Previously in this series I talked about how increasingly, popular media is expanding beyond one medium into others in order to spread its appeal; this can be as simple as a film adaptation of a comic or novel, or a novel adaptation of a film or game. This, in turn, is held to be changing the approach to media consumption of the target audience.
In itself, this is not inherently a bad thing; having the option to find out more about a setting that interests you can be a great way of building interest in it since it can in its own way provide feedback to the setting’s creators. If people are particularly interested in one aspect of the setting that perhaps the original work did not touch on in enough detail, then the creators can adapt what they produce in future to this. Yet in practice, the execution of such ideas is never so simple, which I think in part is why so many fans of things turn to fan-creations rather than official ones. The enduring problem is that side-story material must remain distinct from the main storyline otherwise the result is a setting so complex that new fans are put off; ultimately, any transmedia and extended setting needs to have a starting point that makes sense on its own as a complete narrative.
As an example, consider the media response to the decision to turn the film adaptation of The Hobbit into a trilogy of films encompassing a large amount of subsidiary material from the Lord of the Rings setting and story. In effect, this is very much the same kind of legitimised sidestory as, for example, Gundam Unicorn or Stardust Memory (series I have mentioned in previous articles on this subject) – expanding one story to fill in details about the setting. However, the response was generally negative – it was felt the decision to delve into sidestory material detracted from what was popular about The Hobbit – its simplistic and self-contained narrative. The second complaint was that while the side-material was “official”, it was not part of The Hobbit itself. Considering this, it can perhaps be concluded that the average consumer of media has little interest in sidestories – that while sequels and prequels are easily understood since they form a simple chronology, the idea of obsessively filling in every gap in a story with its own narrative is still considered the preserve of the dedicated super-fan rather than a natural part of media consumption. This perhaps is because something of the appeal of a story is its mysteries, the chance to fill in the gaps not with a creator-approved vision but with some act of imagination.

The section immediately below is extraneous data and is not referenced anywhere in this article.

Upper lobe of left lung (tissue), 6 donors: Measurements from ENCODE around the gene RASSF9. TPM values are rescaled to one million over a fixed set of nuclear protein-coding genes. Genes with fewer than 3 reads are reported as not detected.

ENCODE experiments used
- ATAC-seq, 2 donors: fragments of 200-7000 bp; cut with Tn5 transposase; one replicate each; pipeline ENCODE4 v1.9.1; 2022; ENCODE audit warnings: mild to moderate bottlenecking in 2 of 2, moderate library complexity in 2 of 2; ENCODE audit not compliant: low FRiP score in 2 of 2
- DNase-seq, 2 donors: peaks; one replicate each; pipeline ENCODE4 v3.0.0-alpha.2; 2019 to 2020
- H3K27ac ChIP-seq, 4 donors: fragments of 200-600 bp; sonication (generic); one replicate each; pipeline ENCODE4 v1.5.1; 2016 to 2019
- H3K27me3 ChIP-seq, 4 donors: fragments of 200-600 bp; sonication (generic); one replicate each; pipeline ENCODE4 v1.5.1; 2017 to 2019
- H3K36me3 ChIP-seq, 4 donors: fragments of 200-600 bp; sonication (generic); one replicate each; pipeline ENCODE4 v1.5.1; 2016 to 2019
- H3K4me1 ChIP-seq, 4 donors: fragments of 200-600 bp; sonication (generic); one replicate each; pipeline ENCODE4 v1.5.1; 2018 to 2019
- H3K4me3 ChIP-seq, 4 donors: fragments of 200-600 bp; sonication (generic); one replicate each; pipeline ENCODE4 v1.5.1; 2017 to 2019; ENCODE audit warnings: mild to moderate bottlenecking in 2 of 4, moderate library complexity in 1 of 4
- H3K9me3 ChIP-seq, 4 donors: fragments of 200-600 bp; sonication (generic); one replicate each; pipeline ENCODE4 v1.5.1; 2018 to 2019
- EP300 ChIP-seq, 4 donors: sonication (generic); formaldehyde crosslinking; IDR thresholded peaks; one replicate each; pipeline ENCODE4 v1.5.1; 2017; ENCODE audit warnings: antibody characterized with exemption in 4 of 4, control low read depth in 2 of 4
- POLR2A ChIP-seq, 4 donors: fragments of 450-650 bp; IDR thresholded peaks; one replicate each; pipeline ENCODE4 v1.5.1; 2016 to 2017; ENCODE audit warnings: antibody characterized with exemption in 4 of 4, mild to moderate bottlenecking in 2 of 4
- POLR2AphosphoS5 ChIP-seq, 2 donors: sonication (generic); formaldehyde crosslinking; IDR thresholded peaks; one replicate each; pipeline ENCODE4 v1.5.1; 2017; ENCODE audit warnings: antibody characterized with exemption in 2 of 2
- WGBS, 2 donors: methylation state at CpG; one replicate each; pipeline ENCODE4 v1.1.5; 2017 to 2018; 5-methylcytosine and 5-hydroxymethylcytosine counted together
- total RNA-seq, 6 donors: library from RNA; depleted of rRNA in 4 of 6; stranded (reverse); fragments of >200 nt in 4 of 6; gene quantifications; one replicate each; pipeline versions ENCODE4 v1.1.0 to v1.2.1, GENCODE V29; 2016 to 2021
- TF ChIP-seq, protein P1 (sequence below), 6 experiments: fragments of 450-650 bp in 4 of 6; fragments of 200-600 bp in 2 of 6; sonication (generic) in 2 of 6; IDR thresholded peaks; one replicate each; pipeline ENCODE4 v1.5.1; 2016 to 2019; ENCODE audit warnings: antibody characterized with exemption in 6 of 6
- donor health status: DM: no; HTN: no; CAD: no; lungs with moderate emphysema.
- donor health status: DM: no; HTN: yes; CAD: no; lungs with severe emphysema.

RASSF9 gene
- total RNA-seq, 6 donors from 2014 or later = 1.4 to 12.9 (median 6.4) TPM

Furthermore, it is best if the range of media used to form this transmedia narrative remains small and controlled, especially with regard to computer games; if it becomes necessary for someone to purchase multiple pieces of hardware in order to get the full narrative by playing a number of games, then it may become too cost-ineffective for them to keep up. Similarly, if a series’ debut entry on a new console can only be played and fully enjoyed by someone who owns a number of previous series entries – and the associated consoles – then its sales will be inherently lower with each iteration if no way of catching up is given. This is in part why series like Kingdom Hearts meet such opposition from the gaming media; the series has a complex overarching plot which is told across a number of games played on a number of consoles, some of which do not receive English-language releases; as a result, each series entry becomes increasingly convoluted and so the franchise as a whole appears forbidding to new players.
Transmedia exists in another form as well; the concept of merchandising and supplementary material such as spinoff series and adaptations. Again, this meets significant opposition from ordinary consumers, since owning merchandise has traditionally been associated with being a dedicated fan, while adaptations and spinoffs for TV or film, or in novel format, are generally considered poor-quality works. This is in part because material created for fans dedicated to a single property has a captive audience happy to consume; something written as a spinoff of a well-known property only has to really appeal to those invested enough in it to want to consume it. One can argue this is a sort of complacency among media-creators; the assumption that extending a fiction is doing it for an undiscerning audience has led to the state of affairs where spinoff material tends to be inaccessible and low-quality, or at least is perceived as such by outsiders. In turn, this does nothing to change the stereotype of fans of such properties as undiscerning consumers of low-quality media.
Thus, what could be done to change this? To challenge this reputation, there must be an attitude change among the creators of transmedia material. A general higher standard of such material would make it seem less like the creators assume that the only consumers of such material are undiscerning ones; this is something that series like War In The Pocket or Macross Plus make clear. These two examples of sidestories are written to the same, if not a higher quality, to the main narratives they are a part of, and form self-contained narratives that have a wider appeal than simply fleshing out the minutiae of a setting for super-fans. However, most importantly, it should not be required to enjoy any main series entries for audiences who prefer some mystery and questions to remain unanswered within the property.